Richard Stratton filed initial paperwork with the New York State Board of Elections earlier this month. He hopes to win the Republican line and take on Governor Andrew Cuomo.
An author, filmmaker and activist, Stratton says his time in prison has helped shape his views on prison reform and drug laws.
In 1982, Richard Stratton was sentenced to 25 years and six months in prison for smuggling marijuana and hash into the U.S. He ran the international operation for more than a decade before he was arrested in Los Angeles.
Stratton describes himself as a child of the ‘60s. He says he first tried marijuana when he was a student at Arizona State University, and that while he understood that possessing and selling marijuana was criminal, he felt like the government lied to people about its effects: "Marijuana, and marijuana use, and the imprisonment of Americans for the use of marijuana and other drugs, became kind of a symbol of what we felt was a kind of totalitarianism that was taking over."
When Stratton arrived at FCI, his sentence had been shortened due to his successful, self-taught jailhouse lawyering. He was awaiting a new release date, and said the anxiety made the stretch in Ray Brook the hardest time he served: "When you don’t know how much longer you’re going to be there—a week, two weeks, two years—you wake up every day thinking, ‘How much more of this do I have to put up with?’"
Stratton was transferred away from Ray Brook and was released in 1990. While in prison, Stratton met a lot of people who were locked up for nonviolent drug offenses.
"This was the ‘80s; this was when the prison boom was in full blossom," he says. "They were building federal prisons as fast as they could. When I went in, there was 120,000 people in federal prison. When I came out, there were hundreds of thousands of people in federal prison. Now, there’s like 2.3 million people in prison in this country. We have more people in prison in this country than China and Russia put together."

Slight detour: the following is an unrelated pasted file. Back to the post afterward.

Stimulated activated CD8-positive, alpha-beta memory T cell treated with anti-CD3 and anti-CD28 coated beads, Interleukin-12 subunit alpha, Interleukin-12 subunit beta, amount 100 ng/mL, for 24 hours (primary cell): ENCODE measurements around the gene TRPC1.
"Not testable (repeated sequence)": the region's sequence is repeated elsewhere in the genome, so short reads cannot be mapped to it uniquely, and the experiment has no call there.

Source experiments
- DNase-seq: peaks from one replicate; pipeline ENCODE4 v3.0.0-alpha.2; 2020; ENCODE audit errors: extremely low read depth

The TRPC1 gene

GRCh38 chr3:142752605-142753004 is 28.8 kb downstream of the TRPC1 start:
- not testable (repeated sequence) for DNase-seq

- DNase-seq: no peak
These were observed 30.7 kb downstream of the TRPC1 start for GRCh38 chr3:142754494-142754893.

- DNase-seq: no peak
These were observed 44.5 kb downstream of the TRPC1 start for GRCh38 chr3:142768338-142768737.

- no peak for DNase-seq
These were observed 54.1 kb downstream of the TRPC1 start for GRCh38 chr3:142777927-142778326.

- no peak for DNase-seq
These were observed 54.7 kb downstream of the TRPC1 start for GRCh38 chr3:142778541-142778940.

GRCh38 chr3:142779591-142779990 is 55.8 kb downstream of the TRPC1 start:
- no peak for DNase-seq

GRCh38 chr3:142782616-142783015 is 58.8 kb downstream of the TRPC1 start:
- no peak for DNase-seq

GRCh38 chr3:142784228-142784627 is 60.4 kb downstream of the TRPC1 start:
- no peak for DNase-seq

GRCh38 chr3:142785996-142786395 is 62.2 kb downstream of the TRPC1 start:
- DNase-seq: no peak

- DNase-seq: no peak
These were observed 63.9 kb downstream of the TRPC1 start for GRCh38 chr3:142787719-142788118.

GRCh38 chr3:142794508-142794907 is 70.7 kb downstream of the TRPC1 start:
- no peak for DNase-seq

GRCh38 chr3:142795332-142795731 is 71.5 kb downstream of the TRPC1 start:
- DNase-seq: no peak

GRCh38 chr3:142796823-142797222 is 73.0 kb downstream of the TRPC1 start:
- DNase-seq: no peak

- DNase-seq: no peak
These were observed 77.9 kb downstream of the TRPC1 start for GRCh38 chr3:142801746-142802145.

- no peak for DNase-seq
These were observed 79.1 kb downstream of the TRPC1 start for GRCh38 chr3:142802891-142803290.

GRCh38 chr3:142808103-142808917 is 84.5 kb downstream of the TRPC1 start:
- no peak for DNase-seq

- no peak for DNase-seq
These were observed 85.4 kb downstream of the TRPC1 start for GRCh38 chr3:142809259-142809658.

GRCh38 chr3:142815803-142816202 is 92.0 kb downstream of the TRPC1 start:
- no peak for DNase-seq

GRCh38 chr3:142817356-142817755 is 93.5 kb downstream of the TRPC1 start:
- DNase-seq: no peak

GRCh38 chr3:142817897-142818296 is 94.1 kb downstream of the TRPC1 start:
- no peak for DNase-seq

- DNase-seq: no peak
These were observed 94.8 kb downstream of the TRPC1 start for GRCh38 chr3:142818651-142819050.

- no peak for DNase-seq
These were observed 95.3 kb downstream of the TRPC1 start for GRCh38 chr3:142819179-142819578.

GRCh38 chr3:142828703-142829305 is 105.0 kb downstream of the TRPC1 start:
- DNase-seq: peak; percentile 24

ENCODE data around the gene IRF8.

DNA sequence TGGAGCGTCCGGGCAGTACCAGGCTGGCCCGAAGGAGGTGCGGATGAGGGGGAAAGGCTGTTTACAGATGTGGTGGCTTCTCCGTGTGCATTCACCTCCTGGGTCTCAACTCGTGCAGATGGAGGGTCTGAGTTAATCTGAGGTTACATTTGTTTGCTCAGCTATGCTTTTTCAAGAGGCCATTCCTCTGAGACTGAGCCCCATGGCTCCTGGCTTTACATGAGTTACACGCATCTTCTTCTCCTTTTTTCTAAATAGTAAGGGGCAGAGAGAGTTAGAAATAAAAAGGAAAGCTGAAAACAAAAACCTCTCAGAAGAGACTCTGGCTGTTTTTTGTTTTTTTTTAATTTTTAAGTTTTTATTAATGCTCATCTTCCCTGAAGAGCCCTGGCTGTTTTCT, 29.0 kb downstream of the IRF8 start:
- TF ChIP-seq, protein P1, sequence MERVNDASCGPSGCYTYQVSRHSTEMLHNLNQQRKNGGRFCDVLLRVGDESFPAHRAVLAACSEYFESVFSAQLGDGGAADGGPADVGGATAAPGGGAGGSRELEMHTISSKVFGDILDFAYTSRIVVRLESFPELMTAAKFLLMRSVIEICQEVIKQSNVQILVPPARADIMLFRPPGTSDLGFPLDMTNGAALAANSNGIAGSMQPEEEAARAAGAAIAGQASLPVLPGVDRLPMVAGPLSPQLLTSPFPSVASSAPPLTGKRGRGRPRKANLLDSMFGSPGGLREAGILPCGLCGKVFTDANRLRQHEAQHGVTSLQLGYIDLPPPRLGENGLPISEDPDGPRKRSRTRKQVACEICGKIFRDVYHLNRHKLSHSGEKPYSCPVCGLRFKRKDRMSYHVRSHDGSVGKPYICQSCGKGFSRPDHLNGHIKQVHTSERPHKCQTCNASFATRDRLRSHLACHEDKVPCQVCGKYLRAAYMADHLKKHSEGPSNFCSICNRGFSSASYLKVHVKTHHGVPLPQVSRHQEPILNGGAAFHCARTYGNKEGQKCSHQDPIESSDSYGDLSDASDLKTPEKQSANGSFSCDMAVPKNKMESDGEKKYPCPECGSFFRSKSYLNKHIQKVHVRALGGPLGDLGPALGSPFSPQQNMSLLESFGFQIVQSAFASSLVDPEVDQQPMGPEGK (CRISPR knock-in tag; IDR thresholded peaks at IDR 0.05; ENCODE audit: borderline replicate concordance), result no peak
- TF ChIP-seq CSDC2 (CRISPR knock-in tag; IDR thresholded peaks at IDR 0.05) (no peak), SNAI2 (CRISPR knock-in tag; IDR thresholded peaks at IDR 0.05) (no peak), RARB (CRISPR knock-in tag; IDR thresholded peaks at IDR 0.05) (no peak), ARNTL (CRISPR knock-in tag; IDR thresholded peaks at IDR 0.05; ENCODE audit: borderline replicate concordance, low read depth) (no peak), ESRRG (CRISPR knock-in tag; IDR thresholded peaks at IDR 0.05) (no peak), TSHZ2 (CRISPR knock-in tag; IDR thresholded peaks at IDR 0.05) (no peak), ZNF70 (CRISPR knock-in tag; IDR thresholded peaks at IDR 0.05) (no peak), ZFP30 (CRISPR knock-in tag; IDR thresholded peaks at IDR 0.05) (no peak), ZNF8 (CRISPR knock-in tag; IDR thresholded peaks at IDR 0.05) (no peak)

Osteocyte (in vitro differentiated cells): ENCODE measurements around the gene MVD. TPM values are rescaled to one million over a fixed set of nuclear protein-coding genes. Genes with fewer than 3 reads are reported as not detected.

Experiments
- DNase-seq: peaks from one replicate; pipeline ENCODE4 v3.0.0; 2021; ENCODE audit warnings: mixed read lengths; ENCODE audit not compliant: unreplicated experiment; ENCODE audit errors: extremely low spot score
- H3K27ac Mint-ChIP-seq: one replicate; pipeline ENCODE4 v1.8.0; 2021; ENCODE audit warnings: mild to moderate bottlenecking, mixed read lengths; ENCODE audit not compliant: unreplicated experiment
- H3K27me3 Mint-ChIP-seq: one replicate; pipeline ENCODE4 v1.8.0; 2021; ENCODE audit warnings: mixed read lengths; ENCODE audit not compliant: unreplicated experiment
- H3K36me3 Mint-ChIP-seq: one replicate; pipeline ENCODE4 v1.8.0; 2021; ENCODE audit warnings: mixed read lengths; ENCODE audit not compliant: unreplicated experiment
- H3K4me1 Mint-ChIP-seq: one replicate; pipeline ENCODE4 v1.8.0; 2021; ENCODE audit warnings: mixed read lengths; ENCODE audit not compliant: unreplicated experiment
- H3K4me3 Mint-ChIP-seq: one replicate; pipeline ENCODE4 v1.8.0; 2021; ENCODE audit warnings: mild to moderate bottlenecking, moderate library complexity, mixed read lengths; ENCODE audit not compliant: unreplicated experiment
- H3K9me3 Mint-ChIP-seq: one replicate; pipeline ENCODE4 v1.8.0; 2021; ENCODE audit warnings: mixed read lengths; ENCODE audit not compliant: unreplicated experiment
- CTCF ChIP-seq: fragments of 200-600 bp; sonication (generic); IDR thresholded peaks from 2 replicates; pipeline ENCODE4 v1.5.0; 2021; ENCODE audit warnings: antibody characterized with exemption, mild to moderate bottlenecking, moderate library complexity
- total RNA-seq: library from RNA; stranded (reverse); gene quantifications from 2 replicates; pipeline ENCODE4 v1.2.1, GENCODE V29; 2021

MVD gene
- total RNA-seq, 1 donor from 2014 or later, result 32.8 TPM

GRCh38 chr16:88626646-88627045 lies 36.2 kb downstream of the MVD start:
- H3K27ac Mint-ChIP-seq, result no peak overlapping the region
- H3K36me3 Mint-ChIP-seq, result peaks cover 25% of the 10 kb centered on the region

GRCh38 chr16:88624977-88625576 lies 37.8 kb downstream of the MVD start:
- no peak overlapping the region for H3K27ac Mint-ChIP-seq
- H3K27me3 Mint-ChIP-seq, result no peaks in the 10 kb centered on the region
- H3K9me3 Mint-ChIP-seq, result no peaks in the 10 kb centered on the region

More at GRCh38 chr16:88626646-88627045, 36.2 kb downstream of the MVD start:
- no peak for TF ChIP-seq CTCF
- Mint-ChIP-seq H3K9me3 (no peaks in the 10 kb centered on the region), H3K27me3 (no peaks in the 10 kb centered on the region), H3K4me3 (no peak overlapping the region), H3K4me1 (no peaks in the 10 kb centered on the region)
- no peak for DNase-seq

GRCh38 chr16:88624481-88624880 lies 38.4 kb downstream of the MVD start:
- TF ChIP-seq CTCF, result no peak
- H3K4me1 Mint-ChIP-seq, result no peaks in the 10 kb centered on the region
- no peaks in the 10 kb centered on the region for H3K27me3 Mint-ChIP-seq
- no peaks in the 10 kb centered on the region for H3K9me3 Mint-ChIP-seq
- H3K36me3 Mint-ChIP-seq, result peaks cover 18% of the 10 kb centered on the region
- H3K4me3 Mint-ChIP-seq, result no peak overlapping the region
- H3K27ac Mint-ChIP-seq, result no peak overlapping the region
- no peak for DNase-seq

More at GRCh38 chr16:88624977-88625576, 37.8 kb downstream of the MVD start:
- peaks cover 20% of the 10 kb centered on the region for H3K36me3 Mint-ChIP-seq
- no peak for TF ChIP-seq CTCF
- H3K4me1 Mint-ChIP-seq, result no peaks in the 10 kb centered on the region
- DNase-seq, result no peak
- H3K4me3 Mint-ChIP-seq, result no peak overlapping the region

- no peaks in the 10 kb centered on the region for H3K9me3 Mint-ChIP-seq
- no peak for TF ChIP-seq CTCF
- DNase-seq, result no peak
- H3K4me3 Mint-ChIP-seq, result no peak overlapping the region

Since his release, Stratton has worked as an author and activist. He says he wants to give Americans some insight into the "prison industrial complex" and the "crime control establishment."
"I’ve been involved ever since in trying to ameliorate these harsh drug laws, including, in New York state, the Rockefeller drugs laws, which, thankfully, have now gradually been whittled away on so that we’re not so extraordinarily coercive and draconian."
Stratton says more reforms are needed. He’d like to bring back Pell grants for prisoners, which were outlawed by the Violent Crime Control and Law Enforcement Act in 1994.
He says most people he met in prison were there because they had a limited education. Many of them were minorities from inner city areas: "I found that a lot of these guys were very creative people - smart - and they get involved with crime because they didn’t know what else to do to try to break out of where they were living and the lack of opportunities that they had for getting a bigger part of the American dream."
Stratton hopes to carry that message into politics in 2014. He plans to run for governor in New York and hopes to win the nomination for the Republican Party.
"I think if you really look at Republican values, the traditional Republican values - Barry Goldwater Republicanism, Abraham Lincoln Republicanism, if you will, going way back," he said, "it’s really about limiting the massive, expansive growth of big government."
Stratton says he’s a fiscal conservative but doesn’t agree with the more conservative wing of the Republican Party when it comes to social issues: "I’m for getting the government out of our bedrooms, getting the government out of our wallets, getting the government out of our lives to a large degree."
Stratton says Governor Andrew Cuomo and President Barack Obama have done an OK job considering the cards they were dealt, but he doesn’t think they have the right answers in the long run: "I think we need to radically reshape politics, both on the state and the national level, so that there’s so much less money being spent wastefully with these huge government programs that really aren’t accomplishing anything," Stratton says. "Let the free markets work."
Officials with the state Republican Party couldn’t be reached for comment on this story.